You can test millions of hypotheses quickly, regardless of whether you are a start-up with limited funds, or a Fortune 500 company that has more data than your system can handle. This will allow you to expand your team's ability to answer questions and provide critical insights.

Augmented analytics allows you to answer what happened and identify the subpopulations driving the changes in metrics. This allows data teams to be more specific when diving into analysis. It saves time and error and allows analysts to dig deeper into data to uncover actionable insights.

4. Streamlined Decision-Making

Even in most large organizations, analysts cannot provide data-informed insights that will enable every decision to be made.

Product managers, sales, and marketing leaders have had to learn SQL and BI skills to monitor and respond to changes in their KPIs. Unfortunately, these business users often have limited knowledge and need help answering all questions independently. This can lead to poor decision-making and a backlog for analytics teams.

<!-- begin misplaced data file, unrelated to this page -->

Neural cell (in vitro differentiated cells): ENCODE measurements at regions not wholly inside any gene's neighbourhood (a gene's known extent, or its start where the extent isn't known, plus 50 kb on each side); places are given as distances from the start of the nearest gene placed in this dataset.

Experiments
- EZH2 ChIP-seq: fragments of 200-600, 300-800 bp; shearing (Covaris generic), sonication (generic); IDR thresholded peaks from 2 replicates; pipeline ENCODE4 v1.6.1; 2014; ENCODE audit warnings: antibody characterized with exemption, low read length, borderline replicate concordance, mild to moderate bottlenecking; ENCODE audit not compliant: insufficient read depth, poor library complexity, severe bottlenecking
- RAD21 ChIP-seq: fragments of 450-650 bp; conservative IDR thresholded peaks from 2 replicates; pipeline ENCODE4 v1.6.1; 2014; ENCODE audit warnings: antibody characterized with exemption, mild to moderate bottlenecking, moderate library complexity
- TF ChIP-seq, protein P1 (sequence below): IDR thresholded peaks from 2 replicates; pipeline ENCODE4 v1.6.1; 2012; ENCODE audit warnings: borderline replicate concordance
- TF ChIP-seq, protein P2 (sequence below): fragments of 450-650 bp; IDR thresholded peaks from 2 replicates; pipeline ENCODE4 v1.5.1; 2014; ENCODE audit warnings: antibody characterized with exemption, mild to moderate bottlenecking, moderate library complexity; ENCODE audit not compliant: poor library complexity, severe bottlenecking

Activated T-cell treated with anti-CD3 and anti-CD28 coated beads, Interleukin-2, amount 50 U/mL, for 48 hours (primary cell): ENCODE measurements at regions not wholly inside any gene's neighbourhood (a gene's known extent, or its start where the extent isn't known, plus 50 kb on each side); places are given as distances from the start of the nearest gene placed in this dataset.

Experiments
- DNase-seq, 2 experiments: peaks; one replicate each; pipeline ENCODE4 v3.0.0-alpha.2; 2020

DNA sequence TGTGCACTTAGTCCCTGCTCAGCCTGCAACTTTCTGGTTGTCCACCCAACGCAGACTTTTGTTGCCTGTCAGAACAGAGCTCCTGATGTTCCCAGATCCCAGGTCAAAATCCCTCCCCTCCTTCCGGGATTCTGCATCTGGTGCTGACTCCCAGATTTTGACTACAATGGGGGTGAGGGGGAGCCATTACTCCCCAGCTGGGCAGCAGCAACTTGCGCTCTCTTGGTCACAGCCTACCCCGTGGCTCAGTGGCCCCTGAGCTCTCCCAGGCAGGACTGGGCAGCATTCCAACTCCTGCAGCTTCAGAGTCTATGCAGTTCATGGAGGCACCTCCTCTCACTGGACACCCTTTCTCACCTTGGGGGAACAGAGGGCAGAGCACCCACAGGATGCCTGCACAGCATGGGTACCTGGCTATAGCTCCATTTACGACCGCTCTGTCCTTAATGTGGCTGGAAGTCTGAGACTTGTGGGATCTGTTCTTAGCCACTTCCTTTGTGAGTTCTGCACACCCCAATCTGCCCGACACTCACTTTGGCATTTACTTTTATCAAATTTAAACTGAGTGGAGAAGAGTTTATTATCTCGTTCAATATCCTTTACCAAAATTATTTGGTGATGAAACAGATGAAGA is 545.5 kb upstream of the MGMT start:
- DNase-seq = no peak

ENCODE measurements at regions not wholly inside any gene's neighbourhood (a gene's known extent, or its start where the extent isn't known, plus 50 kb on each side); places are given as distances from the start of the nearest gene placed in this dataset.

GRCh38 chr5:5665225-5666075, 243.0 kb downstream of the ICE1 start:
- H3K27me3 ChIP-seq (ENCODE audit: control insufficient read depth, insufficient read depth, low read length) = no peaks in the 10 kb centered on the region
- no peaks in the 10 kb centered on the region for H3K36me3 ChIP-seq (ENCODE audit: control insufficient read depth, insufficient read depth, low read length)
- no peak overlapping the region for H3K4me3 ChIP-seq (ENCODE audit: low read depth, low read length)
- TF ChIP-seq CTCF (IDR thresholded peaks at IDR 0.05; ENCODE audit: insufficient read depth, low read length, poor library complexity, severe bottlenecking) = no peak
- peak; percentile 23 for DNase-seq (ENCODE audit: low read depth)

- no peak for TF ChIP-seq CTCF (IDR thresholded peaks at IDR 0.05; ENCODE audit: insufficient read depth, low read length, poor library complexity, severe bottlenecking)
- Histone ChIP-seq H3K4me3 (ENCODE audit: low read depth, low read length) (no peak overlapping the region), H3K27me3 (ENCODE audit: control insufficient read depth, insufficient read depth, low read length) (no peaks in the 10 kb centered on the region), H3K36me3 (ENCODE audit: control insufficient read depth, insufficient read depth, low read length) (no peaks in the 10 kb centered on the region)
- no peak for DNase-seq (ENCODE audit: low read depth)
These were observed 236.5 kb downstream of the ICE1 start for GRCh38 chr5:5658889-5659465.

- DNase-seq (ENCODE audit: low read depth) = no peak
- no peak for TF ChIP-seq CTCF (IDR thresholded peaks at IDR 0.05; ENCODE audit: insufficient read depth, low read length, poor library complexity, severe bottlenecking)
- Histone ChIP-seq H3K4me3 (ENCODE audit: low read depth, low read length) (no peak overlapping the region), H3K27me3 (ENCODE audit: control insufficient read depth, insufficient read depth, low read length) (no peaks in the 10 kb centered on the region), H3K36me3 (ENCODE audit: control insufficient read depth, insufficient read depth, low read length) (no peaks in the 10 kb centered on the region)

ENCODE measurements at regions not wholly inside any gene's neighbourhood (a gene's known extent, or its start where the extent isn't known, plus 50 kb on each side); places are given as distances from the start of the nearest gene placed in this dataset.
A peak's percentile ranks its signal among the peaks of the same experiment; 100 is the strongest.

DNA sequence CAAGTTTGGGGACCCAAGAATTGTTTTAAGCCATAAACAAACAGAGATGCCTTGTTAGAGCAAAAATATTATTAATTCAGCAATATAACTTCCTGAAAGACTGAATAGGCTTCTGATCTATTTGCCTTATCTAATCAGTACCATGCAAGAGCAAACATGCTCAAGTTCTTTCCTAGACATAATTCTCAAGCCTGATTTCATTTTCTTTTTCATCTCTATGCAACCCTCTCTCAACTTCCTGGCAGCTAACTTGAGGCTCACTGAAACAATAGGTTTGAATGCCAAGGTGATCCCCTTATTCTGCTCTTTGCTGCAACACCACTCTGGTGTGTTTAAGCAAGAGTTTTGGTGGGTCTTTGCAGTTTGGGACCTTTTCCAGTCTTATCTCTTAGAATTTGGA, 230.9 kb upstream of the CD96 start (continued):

Analytics teams can answer more business questions with augmented analytics.

Non-technical users of the business can also ask questions about the metric rather than about the data. This allows them to get more answers on their terms or receive automated insights, alerts, and notifications based on continuous monitoring of their core KPIs.

These changes remove common bottlenecks in decision-making and allow companies to make better business decisions faster.

What is Predictive Analytics?

Predictive analytics, similar to augmented and advanced analytics, can be used as a type. Predictive analytics, however, focuses not on answering the question of what has changed in a company and why. Instead, it identifies patterns in data and determines if these events will occur again.